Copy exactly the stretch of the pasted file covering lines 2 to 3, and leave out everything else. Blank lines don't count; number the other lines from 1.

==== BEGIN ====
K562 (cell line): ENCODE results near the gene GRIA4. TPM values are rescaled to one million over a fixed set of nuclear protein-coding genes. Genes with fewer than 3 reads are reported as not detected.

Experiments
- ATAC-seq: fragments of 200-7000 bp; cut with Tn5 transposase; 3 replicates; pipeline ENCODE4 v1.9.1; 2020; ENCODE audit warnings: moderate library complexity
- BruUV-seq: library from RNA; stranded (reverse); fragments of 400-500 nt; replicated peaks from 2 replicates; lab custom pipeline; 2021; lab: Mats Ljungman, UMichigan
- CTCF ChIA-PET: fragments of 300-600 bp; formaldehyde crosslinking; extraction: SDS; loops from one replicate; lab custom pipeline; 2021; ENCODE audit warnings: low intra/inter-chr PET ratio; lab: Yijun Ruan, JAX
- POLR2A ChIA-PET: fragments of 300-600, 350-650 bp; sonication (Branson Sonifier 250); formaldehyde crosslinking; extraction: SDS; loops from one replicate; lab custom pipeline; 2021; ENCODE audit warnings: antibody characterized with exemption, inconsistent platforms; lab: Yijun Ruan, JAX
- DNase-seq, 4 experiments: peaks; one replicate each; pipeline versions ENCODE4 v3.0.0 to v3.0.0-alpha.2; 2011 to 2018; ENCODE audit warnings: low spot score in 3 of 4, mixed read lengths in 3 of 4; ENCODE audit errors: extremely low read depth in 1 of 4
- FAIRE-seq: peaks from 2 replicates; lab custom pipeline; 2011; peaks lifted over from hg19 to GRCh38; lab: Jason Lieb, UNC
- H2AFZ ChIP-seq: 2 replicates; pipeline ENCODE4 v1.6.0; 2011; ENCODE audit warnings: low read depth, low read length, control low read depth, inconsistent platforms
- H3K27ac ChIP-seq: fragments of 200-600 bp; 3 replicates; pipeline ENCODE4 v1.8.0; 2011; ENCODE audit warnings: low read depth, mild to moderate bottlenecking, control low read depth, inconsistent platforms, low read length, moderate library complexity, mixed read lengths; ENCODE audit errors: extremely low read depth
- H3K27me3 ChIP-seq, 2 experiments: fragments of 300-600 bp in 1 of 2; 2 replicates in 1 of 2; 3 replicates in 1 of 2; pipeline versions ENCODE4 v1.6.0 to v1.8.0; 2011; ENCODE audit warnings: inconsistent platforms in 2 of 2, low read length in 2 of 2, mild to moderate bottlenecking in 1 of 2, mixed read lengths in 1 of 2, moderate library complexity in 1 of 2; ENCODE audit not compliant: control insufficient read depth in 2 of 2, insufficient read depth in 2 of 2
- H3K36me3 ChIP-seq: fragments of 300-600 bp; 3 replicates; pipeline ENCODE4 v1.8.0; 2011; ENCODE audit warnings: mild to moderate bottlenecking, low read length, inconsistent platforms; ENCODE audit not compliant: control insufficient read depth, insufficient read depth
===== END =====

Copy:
Experiments
- ATAC-seq: fragments of 200-7000 bp; cut with Tn5 transposase; 3 replicates; pipeline ENCODE4 v1.9.1; 2020; ENCODE audit warnings: moderate library complexity